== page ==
The original appellants were Douglas A. Ewald, who served as the Tax Commissioner at the time the appeal was initiated, and Ruth Sorensen, Property Tax Administrator, of the Department of Revenue. After this appeal was argued and submitted, we sustained the appellants' motion to substitute Kim Conroy, the current Tax Commissioner, for Ewald. Hereinafter, we refer to the appellants as " the Department."
Central is a political subdivision of the State of Nebraska that owns and manages Lake McConaughy and over 38,000 [288 Neb. 199] acres of land surrounding it. Central provides irrigation, hydropower generation, endangered species management, and recreational opportunities for the public. As a public power and irrigation district, Central makes an annual payment in lieu of tax pursuant to article VIII, § 11. The record reflects that Central made a payment in lieu of tax for tax year 2011.
This appeal involves 13 parcels of land around Lake McConaughy that Central leases to other parties. Four of the parcels are leased to private businesses that put the land to commercial use. Eight of the parcels are leased to Lake McConaughy Lessees, Inc., which in turn sublets the parcels to individuals for residential use. The final parcel is leased directly to an individual who uses the land for a single-family residence. In all cases except one, the lessees or sublessees, and not Central, own the improvements on the parcels.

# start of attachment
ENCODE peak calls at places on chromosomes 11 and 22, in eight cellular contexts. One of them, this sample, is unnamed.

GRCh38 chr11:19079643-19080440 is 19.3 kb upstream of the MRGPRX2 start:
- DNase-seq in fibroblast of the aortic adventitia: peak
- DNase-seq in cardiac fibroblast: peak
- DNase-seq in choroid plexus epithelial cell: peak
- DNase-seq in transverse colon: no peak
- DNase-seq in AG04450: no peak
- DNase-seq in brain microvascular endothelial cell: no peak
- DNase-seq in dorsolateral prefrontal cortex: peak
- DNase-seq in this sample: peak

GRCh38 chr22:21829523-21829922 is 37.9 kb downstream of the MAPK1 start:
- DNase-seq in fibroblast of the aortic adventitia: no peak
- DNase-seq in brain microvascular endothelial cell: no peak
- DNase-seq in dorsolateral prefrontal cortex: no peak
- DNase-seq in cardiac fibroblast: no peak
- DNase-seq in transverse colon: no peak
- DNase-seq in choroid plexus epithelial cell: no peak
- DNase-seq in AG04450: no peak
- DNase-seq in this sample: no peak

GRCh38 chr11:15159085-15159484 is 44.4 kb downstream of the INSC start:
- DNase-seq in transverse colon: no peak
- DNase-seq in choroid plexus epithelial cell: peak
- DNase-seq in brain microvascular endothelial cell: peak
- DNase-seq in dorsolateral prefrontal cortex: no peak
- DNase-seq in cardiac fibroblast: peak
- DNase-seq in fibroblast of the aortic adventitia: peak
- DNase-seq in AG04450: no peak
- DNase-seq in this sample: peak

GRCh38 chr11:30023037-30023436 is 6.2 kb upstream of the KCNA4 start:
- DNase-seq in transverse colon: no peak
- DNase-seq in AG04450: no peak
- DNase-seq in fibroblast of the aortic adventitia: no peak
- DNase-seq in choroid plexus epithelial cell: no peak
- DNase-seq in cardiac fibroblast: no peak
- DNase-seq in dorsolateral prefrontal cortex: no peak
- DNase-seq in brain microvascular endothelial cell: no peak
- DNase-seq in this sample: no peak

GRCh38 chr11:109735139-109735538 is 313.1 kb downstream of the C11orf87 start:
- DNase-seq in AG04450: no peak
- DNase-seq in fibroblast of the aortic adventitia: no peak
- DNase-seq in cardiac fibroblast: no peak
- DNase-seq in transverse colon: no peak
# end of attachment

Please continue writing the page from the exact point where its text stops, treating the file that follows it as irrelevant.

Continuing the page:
For tax year 2011, the Keith County assessor determined that Central was liable for property taxes on the relevant parcels, because the parcels were being " leased out for residential or commercial
use" and should be " treated uniformly & equitably with other governmental properties leased out for other than public purposes." Upon receiving a " Notice of Taxable Status" for each parcel, Central filed protests with the Board, claiming that the parcels were exempt from taxation under Neb. Rev. Stat. § 77-202(1)(a) (Supp. 2011). This statute provides in pertinent part that property of the state or a governmental subdivision is exempt from taxation when it is used for a public purpose. The Board recommended " approving Central's protests and not tax[ing] the land."
In the case of all 13 parcels, the Department appealed the Board's determinations to TERC, alleging that the parcels were not being used for a public purpose. TERC sent notice of the appeals to the Board, Central, and the Department, but not to the lessees of the parcels. It held a consolidated hearing at which the parties adduced evidence as to the use of the parcels by the lessees or sublessees, Central's reasons for leasing the parcels, and Central's obligations to manage Lake McConaughy. During the hearing, the Department asked TERC to take judicial notice of the legislative history of several statutes governing the taxation of public property. TERC stated [288 Neb. 200] that it would take " statutory notice" of the legislative history " to the extent allowed in [its] own rules."